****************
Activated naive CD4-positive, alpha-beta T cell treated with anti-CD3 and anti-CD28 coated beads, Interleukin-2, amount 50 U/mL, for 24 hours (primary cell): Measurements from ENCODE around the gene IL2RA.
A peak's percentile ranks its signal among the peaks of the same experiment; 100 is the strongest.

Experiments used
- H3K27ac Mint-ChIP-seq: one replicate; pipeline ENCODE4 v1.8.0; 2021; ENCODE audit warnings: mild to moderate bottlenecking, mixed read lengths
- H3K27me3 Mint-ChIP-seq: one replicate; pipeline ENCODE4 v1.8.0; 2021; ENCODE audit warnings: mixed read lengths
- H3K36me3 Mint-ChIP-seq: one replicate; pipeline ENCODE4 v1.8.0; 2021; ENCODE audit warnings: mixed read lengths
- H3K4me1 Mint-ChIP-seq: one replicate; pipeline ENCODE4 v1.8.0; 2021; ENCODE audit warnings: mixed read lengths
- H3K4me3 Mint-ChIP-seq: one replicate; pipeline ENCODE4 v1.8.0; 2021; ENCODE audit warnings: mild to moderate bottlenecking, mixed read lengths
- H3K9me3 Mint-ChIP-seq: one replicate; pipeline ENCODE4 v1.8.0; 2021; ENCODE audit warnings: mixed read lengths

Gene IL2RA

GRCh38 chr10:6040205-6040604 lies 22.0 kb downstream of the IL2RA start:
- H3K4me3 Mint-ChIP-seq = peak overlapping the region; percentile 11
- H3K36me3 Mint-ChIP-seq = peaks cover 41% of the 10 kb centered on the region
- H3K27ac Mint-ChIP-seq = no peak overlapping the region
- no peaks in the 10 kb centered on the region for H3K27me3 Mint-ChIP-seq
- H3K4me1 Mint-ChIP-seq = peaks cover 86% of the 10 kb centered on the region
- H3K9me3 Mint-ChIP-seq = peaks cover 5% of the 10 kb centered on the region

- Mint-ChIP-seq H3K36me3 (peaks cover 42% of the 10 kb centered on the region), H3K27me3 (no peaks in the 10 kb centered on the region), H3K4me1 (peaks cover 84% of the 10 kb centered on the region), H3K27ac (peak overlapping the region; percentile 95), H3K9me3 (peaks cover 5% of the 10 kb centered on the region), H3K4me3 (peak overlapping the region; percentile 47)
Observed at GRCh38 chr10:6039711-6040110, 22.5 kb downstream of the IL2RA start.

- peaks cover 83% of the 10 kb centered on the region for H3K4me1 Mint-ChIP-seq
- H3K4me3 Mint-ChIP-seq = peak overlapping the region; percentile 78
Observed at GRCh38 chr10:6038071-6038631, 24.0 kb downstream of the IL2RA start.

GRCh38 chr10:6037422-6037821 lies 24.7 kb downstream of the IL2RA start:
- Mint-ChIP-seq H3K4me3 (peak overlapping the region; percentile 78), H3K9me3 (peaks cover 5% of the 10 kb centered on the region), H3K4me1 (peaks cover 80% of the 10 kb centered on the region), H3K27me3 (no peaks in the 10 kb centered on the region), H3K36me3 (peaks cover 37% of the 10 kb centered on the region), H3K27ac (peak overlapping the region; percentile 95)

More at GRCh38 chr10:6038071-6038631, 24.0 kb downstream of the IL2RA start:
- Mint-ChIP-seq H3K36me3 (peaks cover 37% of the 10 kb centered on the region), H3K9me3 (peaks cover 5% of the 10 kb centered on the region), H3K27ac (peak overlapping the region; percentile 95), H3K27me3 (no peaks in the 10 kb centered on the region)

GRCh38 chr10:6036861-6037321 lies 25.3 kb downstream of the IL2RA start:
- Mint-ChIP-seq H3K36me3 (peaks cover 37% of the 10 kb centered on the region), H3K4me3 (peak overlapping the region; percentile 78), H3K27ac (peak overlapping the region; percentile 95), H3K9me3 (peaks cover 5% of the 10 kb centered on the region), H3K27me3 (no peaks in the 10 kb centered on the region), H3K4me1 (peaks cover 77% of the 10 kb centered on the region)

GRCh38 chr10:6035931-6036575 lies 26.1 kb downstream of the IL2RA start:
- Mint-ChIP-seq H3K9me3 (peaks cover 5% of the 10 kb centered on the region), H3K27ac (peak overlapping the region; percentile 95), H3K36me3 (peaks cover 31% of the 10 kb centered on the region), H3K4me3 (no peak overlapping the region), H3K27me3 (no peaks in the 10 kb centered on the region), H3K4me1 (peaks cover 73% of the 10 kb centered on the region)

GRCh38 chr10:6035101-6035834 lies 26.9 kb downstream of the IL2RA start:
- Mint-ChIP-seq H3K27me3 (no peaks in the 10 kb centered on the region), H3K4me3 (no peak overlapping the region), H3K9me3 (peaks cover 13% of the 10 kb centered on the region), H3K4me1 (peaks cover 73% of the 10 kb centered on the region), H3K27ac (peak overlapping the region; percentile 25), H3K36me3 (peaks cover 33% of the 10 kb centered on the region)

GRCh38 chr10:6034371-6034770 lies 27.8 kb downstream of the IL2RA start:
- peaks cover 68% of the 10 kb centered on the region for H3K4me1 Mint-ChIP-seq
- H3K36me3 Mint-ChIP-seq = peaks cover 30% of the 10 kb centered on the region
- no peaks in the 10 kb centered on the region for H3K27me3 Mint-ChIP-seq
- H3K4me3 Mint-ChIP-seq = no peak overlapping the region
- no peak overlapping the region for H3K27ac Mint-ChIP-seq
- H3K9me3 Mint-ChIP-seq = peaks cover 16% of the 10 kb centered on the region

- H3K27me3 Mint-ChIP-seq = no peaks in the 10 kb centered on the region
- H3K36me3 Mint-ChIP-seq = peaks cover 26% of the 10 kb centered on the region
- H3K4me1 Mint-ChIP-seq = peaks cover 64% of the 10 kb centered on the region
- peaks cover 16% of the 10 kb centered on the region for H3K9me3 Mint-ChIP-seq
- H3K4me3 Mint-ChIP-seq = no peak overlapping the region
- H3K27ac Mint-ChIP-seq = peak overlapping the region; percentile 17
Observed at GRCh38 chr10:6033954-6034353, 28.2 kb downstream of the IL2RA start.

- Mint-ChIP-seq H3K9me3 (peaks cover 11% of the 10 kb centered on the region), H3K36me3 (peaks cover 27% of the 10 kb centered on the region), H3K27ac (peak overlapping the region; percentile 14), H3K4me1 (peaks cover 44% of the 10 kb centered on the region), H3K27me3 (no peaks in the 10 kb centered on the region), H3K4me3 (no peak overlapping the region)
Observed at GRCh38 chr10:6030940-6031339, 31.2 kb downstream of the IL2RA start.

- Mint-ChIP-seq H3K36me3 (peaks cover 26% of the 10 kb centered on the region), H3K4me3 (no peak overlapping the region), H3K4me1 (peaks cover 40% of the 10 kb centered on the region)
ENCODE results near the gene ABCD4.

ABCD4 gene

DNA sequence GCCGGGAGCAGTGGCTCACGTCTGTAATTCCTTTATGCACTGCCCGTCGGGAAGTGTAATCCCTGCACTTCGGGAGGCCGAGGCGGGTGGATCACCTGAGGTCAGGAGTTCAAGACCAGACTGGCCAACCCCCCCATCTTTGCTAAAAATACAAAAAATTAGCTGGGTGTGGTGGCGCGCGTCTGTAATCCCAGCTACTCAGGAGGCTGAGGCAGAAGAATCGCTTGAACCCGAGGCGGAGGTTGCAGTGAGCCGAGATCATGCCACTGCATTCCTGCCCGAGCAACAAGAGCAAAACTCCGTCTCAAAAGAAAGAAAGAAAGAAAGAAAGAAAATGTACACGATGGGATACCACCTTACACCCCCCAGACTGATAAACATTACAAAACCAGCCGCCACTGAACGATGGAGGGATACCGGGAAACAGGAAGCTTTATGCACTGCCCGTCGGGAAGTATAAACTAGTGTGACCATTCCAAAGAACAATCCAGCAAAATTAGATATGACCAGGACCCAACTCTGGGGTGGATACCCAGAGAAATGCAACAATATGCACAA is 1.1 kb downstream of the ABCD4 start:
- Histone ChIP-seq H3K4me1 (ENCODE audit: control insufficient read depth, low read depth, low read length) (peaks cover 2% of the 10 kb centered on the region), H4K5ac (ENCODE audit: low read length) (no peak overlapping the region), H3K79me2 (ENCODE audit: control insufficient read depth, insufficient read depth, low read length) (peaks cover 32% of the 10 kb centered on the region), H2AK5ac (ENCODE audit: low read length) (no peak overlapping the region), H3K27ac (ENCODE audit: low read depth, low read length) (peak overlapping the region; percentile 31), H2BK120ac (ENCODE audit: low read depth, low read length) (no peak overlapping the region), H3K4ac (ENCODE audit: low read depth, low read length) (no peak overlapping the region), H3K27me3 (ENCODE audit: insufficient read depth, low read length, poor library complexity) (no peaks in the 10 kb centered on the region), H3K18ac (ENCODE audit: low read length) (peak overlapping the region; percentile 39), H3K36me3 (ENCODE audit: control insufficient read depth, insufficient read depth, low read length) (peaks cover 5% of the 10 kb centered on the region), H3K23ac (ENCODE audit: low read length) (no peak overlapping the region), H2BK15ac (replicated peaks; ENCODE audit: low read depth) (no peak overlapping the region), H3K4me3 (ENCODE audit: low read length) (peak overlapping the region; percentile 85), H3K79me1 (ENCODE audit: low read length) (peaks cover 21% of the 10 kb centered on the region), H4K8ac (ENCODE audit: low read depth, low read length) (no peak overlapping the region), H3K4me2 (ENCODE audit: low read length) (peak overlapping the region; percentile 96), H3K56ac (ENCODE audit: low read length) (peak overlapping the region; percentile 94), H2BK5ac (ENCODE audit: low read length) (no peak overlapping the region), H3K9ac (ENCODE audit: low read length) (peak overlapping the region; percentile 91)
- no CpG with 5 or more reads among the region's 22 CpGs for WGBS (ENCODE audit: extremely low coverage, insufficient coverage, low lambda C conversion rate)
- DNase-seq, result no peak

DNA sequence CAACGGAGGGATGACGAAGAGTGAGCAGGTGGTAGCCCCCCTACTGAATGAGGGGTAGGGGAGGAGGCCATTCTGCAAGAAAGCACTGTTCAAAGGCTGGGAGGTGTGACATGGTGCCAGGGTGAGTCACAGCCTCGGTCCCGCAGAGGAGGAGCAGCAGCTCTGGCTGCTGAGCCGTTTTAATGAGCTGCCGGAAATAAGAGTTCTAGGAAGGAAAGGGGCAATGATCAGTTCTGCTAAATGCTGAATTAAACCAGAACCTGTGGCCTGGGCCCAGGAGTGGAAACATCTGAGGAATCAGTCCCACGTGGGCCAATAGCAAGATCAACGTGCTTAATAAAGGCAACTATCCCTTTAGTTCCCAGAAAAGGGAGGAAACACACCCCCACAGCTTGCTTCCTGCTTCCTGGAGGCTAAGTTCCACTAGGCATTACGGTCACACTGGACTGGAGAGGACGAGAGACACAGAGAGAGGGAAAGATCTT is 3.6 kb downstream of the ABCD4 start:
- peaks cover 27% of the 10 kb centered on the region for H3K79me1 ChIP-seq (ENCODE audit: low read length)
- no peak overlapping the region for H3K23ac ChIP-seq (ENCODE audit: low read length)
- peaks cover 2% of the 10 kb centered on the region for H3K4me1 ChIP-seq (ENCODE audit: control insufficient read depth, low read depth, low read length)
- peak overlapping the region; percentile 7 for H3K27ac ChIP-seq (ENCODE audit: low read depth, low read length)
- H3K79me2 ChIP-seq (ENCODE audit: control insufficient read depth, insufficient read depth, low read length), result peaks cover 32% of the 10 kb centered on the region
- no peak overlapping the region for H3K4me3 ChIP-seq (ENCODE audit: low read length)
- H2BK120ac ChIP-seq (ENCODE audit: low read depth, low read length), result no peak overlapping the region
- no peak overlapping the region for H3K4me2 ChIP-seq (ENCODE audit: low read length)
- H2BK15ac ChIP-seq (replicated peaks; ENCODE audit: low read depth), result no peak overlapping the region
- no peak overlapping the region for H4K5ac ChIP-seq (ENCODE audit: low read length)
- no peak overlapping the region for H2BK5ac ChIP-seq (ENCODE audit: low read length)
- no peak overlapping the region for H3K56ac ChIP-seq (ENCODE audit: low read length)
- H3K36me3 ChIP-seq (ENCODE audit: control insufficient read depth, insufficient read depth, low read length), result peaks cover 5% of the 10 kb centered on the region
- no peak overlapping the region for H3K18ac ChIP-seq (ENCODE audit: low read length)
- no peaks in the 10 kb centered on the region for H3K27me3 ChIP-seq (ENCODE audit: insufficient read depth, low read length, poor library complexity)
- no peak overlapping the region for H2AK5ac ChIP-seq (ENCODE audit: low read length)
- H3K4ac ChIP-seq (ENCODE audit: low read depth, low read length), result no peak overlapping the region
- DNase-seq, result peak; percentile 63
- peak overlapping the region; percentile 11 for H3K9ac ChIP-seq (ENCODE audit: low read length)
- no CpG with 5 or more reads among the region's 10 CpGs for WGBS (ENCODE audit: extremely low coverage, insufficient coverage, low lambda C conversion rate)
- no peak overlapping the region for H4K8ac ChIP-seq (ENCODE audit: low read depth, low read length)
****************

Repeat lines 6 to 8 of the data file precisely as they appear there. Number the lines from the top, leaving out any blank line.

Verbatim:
- H3K36me3 Mint-ChIP-seq: one replicate; pipeline ENCODE4 v1.8.0; 2021; ENCODE audit warnings: mixed read lengths
- H3K4me1 Mint-ChIP-seq: one replicate; pipeline ENCODE4 v1.8.0; 2021; ENCODE audit warnings: mixed read lengths
- H3K4me3 Mint-ChIP-seq: one replicate; pipeline ENCODE4 v1.8.0; 2021; ENCODE audit warnings: mild to moderate bottlenecking, mixed read lengths